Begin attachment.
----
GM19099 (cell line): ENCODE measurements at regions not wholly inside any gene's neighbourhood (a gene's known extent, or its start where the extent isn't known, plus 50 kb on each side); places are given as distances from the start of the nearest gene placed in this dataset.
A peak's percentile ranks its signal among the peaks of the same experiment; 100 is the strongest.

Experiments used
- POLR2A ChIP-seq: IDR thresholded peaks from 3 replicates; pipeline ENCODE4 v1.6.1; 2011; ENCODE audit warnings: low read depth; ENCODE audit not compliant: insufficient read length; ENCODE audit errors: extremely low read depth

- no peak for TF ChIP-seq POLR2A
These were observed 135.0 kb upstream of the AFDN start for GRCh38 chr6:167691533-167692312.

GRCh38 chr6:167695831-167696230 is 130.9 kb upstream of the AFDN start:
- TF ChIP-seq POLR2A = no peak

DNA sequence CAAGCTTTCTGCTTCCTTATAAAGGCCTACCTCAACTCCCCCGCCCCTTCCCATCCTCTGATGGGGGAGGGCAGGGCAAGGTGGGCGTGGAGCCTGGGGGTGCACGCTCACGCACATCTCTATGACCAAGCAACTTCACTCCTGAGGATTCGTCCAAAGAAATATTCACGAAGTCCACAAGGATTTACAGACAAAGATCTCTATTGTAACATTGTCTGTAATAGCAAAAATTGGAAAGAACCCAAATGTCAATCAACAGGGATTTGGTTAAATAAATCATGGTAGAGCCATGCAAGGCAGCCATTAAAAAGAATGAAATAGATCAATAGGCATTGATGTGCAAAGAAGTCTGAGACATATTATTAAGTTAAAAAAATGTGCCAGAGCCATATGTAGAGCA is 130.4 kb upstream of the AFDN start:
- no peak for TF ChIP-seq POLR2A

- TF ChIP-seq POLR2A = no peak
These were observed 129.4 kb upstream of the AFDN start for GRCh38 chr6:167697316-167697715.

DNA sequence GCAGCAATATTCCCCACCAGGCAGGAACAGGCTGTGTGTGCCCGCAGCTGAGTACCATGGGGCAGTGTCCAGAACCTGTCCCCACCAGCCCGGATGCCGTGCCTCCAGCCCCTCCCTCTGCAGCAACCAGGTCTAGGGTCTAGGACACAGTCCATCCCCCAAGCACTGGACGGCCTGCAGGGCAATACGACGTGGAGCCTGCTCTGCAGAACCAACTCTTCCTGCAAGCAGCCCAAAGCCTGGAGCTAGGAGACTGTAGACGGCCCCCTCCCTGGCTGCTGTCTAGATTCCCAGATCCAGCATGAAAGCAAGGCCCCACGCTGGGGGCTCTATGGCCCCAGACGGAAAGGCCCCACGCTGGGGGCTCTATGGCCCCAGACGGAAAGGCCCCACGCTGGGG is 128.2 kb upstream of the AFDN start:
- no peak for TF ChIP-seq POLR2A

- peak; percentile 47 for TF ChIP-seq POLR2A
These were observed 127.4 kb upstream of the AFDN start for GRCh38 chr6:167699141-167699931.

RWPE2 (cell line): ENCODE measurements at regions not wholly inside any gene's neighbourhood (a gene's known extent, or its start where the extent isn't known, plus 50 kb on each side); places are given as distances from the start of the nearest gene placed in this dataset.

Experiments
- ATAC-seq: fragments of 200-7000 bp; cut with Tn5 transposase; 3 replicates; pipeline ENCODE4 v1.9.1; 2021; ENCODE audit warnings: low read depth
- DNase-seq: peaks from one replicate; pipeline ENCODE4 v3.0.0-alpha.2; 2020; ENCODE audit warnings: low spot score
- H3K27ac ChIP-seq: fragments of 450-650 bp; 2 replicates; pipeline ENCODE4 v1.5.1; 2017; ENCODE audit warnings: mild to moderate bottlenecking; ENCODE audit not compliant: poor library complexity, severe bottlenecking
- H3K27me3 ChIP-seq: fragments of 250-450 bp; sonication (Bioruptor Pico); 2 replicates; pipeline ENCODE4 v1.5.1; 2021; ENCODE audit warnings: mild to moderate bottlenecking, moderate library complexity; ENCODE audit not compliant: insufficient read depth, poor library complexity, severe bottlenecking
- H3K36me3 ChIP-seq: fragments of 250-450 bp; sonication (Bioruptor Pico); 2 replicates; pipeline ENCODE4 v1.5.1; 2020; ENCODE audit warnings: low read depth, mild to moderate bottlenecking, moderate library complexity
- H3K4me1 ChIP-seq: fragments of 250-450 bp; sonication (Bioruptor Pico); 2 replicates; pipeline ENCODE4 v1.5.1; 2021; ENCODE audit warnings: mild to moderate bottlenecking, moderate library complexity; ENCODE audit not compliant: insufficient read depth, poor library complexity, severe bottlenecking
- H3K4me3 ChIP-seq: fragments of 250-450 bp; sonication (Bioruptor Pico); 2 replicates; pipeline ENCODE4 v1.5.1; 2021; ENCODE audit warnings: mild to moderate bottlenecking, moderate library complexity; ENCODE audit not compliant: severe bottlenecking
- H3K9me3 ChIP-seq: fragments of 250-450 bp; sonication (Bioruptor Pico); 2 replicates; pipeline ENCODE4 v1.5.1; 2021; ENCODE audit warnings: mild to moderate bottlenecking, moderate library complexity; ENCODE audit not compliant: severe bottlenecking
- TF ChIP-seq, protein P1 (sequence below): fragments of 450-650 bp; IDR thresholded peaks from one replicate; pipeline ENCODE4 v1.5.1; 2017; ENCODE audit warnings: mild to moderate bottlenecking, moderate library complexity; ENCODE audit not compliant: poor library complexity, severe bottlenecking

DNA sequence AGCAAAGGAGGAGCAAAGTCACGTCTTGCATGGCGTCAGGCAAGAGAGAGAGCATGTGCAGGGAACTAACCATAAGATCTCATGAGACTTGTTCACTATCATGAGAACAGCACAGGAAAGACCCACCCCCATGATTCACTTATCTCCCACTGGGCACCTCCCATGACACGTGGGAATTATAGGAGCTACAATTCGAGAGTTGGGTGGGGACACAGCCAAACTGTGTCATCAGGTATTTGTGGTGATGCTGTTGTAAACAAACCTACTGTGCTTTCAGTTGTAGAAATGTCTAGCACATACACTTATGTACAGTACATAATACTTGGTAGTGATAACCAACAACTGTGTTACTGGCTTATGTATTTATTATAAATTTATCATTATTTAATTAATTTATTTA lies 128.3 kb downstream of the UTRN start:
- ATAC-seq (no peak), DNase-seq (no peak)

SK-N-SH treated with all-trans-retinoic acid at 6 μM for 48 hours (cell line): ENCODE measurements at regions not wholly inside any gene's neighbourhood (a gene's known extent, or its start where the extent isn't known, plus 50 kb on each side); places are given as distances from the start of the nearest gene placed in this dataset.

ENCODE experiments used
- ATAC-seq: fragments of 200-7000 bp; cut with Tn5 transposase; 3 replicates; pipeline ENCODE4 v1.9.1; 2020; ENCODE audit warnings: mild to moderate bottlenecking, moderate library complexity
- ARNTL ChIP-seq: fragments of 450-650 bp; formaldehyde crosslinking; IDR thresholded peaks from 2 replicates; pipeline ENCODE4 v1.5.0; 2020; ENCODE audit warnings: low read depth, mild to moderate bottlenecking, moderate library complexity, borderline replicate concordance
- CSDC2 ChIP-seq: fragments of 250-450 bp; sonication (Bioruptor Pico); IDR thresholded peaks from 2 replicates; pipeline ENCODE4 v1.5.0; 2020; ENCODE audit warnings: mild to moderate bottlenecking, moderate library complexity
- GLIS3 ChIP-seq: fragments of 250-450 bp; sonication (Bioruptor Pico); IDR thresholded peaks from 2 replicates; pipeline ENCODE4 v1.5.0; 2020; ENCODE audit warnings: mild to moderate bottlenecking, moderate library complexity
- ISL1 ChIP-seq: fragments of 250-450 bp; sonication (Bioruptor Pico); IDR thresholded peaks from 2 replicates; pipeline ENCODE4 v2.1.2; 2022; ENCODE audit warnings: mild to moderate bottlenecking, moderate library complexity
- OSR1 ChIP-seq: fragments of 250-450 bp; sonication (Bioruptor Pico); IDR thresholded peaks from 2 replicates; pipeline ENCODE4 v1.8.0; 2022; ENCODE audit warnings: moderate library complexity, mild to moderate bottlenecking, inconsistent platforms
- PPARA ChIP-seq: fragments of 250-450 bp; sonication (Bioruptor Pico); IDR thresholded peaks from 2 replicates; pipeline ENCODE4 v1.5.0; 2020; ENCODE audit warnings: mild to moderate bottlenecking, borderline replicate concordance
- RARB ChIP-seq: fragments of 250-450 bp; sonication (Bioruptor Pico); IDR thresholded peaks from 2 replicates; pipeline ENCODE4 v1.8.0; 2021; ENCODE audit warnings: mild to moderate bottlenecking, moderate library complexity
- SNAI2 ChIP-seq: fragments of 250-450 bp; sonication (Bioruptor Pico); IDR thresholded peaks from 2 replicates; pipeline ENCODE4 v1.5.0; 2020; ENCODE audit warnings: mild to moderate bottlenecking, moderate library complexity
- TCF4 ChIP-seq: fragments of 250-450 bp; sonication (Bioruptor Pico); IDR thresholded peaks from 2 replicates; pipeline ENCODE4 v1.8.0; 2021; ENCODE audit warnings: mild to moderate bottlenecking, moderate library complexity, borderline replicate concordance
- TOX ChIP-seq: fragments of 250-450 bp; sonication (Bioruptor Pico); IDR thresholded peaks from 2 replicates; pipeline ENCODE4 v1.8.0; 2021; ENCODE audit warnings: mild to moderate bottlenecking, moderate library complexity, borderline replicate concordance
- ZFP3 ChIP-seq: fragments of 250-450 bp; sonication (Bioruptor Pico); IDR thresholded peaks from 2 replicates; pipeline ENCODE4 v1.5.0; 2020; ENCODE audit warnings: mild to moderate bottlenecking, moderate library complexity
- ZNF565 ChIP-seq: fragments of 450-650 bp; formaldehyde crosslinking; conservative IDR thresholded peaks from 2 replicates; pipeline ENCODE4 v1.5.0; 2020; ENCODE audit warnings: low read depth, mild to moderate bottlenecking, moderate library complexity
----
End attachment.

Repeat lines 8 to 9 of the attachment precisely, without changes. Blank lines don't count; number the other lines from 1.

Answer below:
- TF ChIP-seq POLR2A = no peak

DNA sequence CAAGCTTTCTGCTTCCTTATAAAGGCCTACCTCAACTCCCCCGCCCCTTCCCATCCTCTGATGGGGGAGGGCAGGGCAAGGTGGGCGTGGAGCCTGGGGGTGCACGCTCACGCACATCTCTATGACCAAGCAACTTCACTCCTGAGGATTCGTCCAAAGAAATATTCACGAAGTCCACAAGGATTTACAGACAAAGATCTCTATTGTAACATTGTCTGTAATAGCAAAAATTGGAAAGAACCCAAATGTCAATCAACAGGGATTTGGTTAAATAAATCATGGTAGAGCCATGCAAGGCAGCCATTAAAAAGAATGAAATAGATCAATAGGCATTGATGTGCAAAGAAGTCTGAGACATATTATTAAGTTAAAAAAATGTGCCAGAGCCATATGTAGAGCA is 130.4 kb upstream of the AFDN start: